You won’t find many Alexander Technique teachers talking about ‘core stability’ or ‘core strength’. This is the notion that a core group of abdominal muscles exists that can be strengthened through specific exercises to provide us with better posture and a ‘strong and stable back’. The idea arose in the late 1990s and seems to have found a place in mainstream thinking. This place, however, is not deserved as researchers and health practitioners from a range of different disciplines now believe that ‘core stability’ is something of a myth (see the links at the end of this post).
For sure, so-called ‘core strength’ exercises can help you look more ‘streamlined’ if that is what you want, but there is very little evidence to support the idea that targeted ‘core strength and stability’ exercises are particularly good for back pain, or for our general health and well-being. Instead, the focus on bracing and pulling in the stomach may make things worse – encouraging us to hold even more muscular tension and placing destabilising forces on the spine.
It is now well accepted that it’s actually exercise in general and everyday activity that helps people recover from and prevent back pain. Of course, Pilates or yoga can be a great help here; just be aware that in a well-taught class you are unlikely to find a focus on ‘core’ or other specific muscles. There is also good evidence that Alexander Technique lessons are an effective approach for long-term resolution of back pain.
From an Alexander Technique perspective, we are intricate, finely tuned beings that work best when we allow ourselves to function as an integrated mind-body whole. We are also a lot stronger when we use ourselves as an interconnected whole rather than as if we consist of ‘separate parts’, which is a common concept of ourselves. So here’s one example – if I want to push open a heavy door and my underlying, largely subconscious, concept of strength is that it’s my arms that do all the pushing, then I’m going to find it harder work than if I simply put my arms out and use my body weight to send the door out of the way as I walk through it. In an Alexander lesson, we become aware of the countless ways in which we tend to make life harder for ourselves through our habitual ways of doing things. We also discover how everything is a lot less effort when we are shown how we can allow ourselves to work in a more integrated, coordinated and balanced way.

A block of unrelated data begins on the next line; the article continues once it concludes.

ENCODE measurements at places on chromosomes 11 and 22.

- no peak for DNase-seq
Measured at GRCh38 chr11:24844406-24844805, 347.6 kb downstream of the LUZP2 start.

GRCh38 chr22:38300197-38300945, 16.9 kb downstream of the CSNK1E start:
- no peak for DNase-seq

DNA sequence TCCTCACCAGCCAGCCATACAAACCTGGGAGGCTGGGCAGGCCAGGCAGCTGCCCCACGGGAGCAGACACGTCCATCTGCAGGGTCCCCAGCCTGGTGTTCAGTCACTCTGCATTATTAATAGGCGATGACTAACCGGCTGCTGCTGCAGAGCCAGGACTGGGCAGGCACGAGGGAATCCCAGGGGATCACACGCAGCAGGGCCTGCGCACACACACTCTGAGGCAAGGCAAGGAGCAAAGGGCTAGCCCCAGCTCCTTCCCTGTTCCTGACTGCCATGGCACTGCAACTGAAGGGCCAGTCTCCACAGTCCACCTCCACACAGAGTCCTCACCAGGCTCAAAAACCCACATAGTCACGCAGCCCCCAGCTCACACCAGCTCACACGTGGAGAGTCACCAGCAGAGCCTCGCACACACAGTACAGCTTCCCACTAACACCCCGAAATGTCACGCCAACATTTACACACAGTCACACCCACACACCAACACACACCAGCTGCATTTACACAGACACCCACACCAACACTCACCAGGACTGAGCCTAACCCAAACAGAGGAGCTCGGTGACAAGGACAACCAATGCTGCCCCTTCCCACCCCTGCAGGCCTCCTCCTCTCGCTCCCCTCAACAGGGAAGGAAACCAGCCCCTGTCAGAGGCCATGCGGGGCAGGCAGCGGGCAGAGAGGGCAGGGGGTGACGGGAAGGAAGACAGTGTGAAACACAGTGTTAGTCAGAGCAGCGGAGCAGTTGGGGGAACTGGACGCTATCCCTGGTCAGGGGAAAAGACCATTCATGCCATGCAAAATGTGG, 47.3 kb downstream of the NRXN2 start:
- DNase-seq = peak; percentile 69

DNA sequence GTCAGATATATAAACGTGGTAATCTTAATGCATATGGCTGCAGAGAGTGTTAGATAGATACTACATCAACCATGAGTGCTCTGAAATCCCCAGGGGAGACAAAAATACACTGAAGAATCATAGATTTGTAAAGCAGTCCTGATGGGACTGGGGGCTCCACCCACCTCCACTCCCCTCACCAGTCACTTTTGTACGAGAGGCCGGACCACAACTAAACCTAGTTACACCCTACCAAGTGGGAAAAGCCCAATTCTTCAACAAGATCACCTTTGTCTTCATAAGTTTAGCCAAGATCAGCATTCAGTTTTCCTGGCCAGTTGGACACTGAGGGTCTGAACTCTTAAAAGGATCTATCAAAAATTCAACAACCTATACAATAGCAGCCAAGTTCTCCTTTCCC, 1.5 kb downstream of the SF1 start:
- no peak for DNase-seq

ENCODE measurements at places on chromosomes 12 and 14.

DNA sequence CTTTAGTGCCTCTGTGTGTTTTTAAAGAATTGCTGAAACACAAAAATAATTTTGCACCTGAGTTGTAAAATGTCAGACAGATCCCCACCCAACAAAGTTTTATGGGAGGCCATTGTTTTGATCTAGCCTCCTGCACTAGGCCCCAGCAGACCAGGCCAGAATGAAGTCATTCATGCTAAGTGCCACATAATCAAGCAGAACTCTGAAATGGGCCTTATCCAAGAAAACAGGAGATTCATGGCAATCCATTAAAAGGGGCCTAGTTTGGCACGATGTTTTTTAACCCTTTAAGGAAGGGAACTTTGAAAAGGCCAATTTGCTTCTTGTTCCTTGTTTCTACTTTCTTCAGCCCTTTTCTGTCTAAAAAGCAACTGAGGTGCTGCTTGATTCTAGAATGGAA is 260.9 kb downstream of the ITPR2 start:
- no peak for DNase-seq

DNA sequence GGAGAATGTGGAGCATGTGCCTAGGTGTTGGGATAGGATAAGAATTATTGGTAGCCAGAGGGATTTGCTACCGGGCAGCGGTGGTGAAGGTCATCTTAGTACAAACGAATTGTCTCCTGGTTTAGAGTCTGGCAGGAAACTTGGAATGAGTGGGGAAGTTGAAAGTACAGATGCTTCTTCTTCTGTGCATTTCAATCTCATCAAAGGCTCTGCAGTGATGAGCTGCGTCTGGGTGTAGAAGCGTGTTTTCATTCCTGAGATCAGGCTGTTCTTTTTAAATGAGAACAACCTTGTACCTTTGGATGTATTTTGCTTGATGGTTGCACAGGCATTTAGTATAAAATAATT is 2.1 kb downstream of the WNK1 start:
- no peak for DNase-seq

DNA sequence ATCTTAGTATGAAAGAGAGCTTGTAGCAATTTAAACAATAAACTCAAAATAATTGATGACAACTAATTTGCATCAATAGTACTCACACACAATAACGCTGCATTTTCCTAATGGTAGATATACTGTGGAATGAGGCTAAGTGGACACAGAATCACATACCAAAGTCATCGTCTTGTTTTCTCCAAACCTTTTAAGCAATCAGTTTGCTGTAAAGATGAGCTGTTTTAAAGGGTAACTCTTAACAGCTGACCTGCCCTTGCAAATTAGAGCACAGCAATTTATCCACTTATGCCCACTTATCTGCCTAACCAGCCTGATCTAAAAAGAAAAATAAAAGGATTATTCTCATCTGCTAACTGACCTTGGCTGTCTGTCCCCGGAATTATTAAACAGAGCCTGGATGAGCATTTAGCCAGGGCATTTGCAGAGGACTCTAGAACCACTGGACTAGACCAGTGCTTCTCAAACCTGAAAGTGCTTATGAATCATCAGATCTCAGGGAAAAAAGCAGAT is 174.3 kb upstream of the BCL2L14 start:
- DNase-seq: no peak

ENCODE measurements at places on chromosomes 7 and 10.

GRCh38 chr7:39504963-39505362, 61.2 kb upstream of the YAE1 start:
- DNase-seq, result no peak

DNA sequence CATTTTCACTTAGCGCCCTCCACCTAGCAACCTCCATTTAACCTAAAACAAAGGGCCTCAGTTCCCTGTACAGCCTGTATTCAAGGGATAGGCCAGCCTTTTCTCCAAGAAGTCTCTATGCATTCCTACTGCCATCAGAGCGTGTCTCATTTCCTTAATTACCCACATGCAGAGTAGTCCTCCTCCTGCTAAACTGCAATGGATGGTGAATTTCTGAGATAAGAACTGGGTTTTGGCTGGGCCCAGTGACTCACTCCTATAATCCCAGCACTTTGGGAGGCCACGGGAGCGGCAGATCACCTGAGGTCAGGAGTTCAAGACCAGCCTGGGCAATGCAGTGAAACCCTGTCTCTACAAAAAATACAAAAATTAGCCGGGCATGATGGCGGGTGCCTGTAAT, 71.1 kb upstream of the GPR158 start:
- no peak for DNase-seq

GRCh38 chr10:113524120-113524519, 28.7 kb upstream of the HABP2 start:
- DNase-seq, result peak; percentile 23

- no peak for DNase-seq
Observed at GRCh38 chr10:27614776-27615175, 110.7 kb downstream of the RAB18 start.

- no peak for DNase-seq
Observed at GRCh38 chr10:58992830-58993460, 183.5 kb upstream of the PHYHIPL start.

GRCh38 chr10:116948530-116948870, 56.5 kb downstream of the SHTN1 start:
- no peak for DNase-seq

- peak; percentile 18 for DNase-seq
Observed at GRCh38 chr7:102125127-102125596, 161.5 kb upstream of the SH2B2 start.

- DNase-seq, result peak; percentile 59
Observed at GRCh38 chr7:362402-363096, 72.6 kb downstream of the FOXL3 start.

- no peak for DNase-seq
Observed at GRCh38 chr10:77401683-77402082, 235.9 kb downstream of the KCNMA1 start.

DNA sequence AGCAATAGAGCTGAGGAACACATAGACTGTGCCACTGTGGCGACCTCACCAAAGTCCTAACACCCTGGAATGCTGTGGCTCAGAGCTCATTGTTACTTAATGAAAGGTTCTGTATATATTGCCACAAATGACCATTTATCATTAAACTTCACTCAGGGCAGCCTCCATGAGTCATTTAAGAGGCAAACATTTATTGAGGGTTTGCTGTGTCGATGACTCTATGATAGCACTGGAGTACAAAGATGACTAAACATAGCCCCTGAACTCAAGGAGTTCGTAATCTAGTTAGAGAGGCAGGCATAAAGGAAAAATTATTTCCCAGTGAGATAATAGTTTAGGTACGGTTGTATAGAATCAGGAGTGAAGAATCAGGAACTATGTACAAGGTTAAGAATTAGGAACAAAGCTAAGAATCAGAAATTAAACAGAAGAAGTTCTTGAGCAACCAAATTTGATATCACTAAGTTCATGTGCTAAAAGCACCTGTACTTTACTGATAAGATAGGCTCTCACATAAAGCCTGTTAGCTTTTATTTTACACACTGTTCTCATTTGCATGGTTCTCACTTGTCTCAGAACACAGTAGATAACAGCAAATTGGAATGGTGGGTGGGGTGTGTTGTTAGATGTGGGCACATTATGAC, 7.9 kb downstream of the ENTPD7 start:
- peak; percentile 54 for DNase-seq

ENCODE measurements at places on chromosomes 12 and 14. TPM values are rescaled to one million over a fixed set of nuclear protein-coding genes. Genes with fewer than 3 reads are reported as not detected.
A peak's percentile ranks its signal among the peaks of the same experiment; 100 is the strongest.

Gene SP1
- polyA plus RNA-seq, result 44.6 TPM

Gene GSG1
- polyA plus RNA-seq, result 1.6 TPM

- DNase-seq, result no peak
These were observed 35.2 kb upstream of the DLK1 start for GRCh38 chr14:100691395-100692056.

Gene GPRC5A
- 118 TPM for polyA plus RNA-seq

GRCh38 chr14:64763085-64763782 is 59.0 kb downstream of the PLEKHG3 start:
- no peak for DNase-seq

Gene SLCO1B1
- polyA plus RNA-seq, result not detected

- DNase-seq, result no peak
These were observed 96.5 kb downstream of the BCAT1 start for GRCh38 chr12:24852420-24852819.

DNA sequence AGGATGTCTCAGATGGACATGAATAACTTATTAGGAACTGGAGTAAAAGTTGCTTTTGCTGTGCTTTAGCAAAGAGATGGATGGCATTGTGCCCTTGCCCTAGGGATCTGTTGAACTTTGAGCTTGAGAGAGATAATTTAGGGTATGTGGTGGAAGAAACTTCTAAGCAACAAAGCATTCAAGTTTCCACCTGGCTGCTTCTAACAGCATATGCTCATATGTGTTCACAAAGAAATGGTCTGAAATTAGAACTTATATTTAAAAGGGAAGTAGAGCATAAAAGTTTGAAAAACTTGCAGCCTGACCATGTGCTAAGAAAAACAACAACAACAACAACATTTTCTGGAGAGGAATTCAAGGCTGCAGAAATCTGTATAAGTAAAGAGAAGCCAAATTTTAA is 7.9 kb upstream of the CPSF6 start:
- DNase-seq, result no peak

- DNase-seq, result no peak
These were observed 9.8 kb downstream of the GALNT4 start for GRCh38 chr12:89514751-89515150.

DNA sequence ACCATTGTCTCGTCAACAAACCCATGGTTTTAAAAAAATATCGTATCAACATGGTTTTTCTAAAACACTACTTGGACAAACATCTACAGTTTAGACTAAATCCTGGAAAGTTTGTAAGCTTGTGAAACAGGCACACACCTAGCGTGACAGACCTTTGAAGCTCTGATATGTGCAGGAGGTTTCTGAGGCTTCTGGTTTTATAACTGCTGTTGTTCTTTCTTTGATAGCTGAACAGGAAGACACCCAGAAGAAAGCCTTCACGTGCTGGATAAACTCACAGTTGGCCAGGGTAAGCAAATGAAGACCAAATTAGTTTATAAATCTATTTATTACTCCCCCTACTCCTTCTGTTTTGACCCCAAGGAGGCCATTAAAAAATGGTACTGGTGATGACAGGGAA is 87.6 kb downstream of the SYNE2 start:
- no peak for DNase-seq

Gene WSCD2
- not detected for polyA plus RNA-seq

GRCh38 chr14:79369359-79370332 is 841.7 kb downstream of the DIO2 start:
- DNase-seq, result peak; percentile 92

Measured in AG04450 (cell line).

Humans are vertebrates, just like dogs and horses, and so at the physical core of our whole being you’ll find our spine and skull. Alexander teachers are interested in how well a person is working as a whole, and the head / neck / back dynamic relationship is a good indicator of this. Our head and spine constitute our central coordinating axis – and it was FM Alexander who discovered that, in this respect, we’re just like other vertebrates. Think of a deer or cheetah running and you’ll see a beautifully poised head leading the movement and the body seems to just flow along behind. Even though we are on two feet rather than four, the same principle applies. Most of us start out with pretty efficient, well-coordinated movement (think of the free, easy movement and balance of most 2–3 year-olds). However, we tend to lose some of this coordination and balance as we gradually adapt ourselves to our environment, which is usually a largely sedentary world of chairs, tables and computers. We tend to get stuck in habitual ways of doing things, including over-use of our arms and legs, which compromises the natural length and springiness of the spine.
The ideal situation is that all our muscles are doing the appropriate amount of work required for any given task at any given time, so we need to be able to continually adapt according to what we’re doing. In general, however, our muscles tend to be doing too much work, as holding tension is a very common habit. In contrast, the system of deep muscles associated mostly with the spine and head that provide us with postural support is usually in need of a bit of waking up. It’s all a matter of balance and, with such a complex system, there’s no way we can directly bring that balance about through any specific exercises. Alexander lessons provide a practical and effective approach to this problem. Through learning greater self-awareness and from direct experience of guided movement we can re-discover the central coordinating role of our ‘true core’, the healthy dynamic relationship between our head and spine. When this is working better, we’re more able to let go of unwanted muscular tension and discover easier, freer movement.
So, if you’re a vertebrate and would like to discover how you can access your ‘true core strength and stability’, find yourself a registered Alexander Technique teacher – feel free to get in touch if you’re in the Edinburgh / East Lothian area or search find your local teacher here.
Read more about the myth of core stability:
Eyal Lederman: http://www.cpdo.net/Lederman_The_myth_of_core_stability.pdf
Peter O’Sullivan: https://www.youtube.com/watch?v=YezBG_NdLgs&feature=player_embedded